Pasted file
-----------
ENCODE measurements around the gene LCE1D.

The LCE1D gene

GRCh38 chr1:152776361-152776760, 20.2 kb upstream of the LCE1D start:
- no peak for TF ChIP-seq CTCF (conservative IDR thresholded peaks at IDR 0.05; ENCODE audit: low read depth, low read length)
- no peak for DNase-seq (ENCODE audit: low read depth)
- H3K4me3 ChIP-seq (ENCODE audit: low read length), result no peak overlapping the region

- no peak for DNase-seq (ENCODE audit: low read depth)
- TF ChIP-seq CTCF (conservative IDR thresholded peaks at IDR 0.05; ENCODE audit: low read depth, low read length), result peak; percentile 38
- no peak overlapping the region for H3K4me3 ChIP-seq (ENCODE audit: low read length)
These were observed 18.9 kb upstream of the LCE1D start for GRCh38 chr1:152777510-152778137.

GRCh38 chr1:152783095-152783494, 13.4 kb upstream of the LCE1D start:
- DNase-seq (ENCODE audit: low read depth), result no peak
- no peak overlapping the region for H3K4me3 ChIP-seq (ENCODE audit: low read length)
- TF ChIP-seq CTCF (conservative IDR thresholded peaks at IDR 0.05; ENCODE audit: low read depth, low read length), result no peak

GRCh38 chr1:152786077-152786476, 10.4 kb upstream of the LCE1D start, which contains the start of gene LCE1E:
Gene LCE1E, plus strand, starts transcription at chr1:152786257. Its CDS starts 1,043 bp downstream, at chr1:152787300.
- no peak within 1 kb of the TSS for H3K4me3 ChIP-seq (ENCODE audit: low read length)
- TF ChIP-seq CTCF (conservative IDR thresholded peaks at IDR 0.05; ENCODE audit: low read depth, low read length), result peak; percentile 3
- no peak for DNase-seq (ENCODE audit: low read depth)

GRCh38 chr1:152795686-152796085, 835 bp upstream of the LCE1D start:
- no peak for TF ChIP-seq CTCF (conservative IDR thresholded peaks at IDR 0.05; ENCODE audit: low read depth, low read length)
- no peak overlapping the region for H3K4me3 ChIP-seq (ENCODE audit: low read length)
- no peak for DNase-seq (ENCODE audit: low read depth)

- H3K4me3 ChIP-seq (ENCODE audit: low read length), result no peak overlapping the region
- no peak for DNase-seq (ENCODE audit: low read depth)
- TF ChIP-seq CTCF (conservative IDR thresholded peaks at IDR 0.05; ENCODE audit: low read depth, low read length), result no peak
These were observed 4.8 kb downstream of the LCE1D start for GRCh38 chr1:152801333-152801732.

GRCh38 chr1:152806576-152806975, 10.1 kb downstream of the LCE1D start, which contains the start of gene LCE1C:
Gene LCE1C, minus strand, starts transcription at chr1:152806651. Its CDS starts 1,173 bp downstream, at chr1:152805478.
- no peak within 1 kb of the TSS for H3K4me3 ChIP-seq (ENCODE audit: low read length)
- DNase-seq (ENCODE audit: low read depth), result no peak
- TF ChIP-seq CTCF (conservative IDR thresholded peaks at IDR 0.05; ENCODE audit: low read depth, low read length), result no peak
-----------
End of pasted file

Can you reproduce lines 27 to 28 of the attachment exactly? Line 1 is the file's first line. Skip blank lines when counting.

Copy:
These were observed 4.8 kb downstream of the LCE1D start for GRCh38 chr1:152801333-152801732.

GRCh38 chr1:152806576-152806975, 10.1 kb downstream of the LCE1D start, which contains the start of gene LCE1C: